The Nintendo Entertainment System, stylized as NES, is one of the most iconic game consoles of the 1990s. It had a lot of popular games with a simple controller and plenty of family-friendly content. The system is obviously no longer active, but many remember the great games there. NES emulation is fairly stable and most of the options on this list are rock solid. Most of them work extremely well, have high game compatibilities, customizable controls, and very few bugs.
However, we’ll let you choose the one that works best for you. Here are the best NES emulators for Android! You can double up on the nostalgia and grab one of these NES style Bluetooth controllers if you want to. They are surprisingly cheap with good reviews.
There are many other NES emulators for Android. You can get them from third party websites and there are a few others on the Play Store. However, many of them are riffs on these emulators and many more are just ad bait. We don’t recommend using any other emulators than the ones on the list. Have fun!
Price: Free (with ads)
EmuBox is one of the newer NES emulators on the list. It’s also an all-in-one concept. It includes emulators for Nintendo DS, PlayStation, SNES, GBA, and GBC along with SNES. It supports the basic features like save and load states along with some extras like fast forward, hardware controller support, and various performance settings. It’s easy to use and it’s one of the few emulators with Material Design support. There is even support for cheats. You need to bring your own ROMs to the party, but it’s otherwise a great emulator with very few issues.
Price: Free / Up to $4.49
John NESS is a dual emulator for both the SNES and NES consoles. The developer is very talented and has apps on other best lists as well. It covers all of the bases, including cheats, save and load states, hardware controller support, customizable software controllers, turbo buttons, and even slow motion support. You also get optional Dropbox syncing with the John DataSync plugin app if you want it. This is a full-featured emulator without any real problems. Most of the negative feedback are from folks who purchased previous John emulators and don’t like buying this one again. In terms of pure functionality, this one is a slam dunk.
NES.emu is an NES emulator from Robert Broglia, developer of several really good emulators. It’s open-source software based on the FCEUX project. The app features save and load states, support for FDS files, and support for peripherals like Zappers and hardware controllers. Additionally, the app works with FCEUX save states from other platforms. That makes it a good solution if you want to switch back and forth between mobile and PC. It’s a solid emulator and an easy inclusion onto this list.
Price: Free / $4.99
Nostalgia.NES is another solid option in the NES emulators space. It uses the famous FCEUX emulator for other platforms. That gives it a good pedigree. Some of the features include the usual stuff like save and load states, hardware controller support, turbo buttons, and even a WiFi controller mode. You also get support for all available regions, Zapper emulation, cheat codes, and a super unique rewind feature in case you messed something up. It’s one of the most expensive on the list for the premium version, but it does have some unique features to help back up that price tag.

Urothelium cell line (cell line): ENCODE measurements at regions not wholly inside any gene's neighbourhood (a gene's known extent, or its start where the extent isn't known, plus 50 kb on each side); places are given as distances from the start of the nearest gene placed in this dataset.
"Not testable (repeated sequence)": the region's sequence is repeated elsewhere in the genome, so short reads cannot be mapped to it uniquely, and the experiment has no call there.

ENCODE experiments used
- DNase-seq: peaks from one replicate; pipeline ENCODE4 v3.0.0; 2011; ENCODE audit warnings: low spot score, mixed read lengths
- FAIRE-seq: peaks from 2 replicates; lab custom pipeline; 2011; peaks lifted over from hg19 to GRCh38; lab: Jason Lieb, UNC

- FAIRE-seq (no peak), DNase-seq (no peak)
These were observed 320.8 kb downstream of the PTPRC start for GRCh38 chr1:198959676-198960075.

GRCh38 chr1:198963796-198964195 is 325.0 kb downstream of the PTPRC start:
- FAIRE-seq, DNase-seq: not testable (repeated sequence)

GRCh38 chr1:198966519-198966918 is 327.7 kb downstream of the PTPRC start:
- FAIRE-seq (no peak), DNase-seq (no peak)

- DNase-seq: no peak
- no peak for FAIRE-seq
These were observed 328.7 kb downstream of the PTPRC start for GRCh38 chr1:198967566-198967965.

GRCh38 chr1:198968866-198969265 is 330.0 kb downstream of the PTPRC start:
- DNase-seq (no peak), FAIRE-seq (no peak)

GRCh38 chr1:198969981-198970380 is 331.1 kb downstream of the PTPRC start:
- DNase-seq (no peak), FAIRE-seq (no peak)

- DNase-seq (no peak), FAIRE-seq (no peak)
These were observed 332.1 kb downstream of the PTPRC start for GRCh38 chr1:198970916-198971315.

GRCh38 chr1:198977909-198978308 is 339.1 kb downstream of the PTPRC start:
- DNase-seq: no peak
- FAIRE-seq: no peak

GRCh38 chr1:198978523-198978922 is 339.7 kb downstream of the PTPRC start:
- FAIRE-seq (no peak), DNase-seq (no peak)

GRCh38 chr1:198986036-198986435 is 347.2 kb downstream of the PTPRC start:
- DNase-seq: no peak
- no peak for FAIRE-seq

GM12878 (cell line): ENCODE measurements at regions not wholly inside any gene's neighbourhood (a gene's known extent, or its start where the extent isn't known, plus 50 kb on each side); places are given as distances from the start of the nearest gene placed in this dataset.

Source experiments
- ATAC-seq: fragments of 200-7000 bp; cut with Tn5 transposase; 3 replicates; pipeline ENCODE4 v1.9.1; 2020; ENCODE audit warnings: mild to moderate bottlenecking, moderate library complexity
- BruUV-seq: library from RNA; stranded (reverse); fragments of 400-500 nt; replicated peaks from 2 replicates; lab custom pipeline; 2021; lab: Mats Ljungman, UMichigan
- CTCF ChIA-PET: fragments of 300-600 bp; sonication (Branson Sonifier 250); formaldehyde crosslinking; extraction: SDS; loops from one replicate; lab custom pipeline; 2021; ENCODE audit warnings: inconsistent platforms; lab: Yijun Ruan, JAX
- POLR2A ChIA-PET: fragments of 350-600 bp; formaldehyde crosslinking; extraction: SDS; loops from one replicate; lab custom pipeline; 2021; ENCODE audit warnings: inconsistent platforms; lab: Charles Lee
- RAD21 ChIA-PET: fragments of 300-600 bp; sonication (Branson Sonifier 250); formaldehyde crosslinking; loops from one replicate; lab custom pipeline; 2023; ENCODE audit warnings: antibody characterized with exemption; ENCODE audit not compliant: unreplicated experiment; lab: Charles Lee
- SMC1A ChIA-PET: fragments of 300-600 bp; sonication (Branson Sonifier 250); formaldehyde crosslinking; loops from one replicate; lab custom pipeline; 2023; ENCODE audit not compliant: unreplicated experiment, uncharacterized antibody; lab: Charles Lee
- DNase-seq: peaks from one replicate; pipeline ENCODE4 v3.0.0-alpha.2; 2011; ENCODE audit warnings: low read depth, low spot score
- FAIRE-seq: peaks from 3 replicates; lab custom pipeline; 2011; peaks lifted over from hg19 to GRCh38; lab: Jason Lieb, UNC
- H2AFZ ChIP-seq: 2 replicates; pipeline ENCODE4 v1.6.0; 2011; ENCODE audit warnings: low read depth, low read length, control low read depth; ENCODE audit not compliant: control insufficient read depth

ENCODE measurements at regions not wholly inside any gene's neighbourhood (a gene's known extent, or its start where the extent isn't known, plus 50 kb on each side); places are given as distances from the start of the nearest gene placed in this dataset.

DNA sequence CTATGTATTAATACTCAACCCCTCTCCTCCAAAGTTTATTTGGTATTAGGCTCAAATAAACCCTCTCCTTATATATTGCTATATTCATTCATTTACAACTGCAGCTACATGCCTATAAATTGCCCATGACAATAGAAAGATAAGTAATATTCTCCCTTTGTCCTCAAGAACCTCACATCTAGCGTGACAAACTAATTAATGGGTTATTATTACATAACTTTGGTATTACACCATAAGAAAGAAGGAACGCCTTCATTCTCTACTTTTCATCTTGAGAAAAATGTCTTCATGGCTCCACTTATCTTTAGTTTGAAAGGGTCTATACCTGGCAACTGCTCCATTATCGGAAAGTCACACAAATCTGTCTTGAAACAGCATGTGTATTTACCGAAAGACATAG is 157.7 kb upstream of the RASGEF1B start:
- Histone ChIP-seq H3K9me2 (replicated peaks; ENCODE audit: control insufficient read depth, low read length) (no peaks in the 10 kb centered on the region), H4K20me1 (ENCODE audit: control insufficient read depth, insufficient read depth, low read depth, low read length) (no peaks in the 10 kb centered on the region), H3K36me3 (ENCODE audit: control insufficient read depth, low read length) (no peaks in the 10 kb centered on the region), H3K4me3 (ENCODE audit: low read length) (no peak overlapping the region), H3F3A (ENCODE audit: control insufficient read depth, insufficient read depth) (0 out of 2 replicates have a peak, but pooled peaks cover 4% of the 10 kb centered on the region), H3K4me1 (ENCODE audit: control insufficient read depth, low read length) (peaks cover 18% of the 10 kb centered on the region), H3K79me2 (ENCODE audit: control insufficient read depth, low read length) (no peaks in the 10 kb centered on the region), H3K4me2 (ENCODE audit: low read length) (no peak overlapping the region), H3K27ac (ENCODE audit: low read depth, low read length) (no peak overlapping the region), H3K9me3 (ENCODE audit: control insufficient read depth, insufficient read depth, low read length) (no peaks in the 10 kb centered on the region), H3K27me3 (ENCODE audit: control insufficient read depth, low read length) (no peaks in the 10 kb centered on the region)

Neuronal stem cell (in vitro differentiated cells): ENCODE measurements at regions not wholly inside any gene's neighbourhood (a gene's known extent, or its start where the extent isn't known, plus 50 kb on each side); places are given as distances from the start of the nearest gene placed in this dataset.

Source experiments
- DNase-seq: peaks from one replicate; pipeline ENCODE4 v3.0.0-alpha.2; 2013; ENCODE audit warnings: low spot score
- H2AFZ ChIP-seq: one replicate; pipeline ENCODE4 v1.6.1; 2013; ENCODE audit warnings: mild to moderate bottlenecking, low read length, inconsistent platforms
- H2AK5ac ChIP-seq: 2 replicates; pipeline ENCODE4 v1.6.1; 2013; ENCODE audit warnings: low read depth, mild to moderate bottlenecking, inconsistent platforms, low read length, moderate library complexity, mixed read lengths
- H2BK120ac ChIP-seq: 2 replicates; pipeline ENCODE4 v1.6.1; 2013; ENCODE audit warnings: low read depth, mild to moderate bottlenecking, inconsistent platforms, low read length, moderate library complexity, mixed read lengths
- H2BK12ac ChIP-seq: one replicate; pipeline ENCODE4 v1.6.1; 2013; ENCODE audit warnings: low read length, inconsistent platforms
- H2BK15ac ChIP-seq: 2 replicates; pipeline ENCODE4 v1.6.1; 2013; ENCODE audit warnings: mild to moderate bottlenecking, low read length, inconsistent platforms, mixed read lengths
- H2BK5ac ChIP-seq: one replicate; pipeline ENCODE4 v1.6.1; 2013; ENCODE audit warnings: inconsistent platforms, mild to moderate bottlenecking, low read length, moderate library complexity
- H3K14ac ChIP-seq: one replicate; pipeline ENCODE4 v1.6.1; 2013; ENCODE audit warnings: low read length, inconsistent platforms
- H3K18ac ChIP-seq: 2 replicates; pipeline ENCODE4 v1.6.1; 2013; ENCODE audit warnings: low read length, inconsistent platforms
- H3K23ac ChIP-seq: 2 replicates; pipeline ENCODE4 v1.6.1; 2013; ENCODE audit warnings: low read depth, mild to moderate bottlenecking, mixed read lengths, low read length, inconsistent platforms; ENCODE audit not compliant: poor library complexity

Retro8 is one of the newest NES emulators on the list. It’s from the same developers of SuperRetro16, one of the best and most successful SNES emulators. This one looks great on paper. It boasts thousands of cheat codes, support for Bluetooth controllers, in-game guide integration, a turbo mode, and Zapper gun support. There is also cloud syncing for various devices. The game guide integration is new to us, we haven’t seen that feature before. However, this is still quite new and there are some bugs, especially with wireless controllers and some ROMs. We know for sure that this is going to get better over the next year so keep an eye on it.
RetroArch is arguably the most powerful multi-console emulator on Google Play. It can emulate a ton of devices and, of course, that includes the NES. This one has a bit of a learning curve, though. You must use the official website and download cores. These cores open up emulation for a specific console. Thus, it doesn’t run any games out of the box and requires some extra setup before it can function and it works with tons of consoles so it’s not strictly an emulator, but rather a framework for one. The app is also entirely free, open-source, and you can get plenty of other cores for other consoles as well. It’s a solid option if you don’t mind the extra work. Lemuroid (Google Play link) is a RetroArch competitor and uses a core system as well.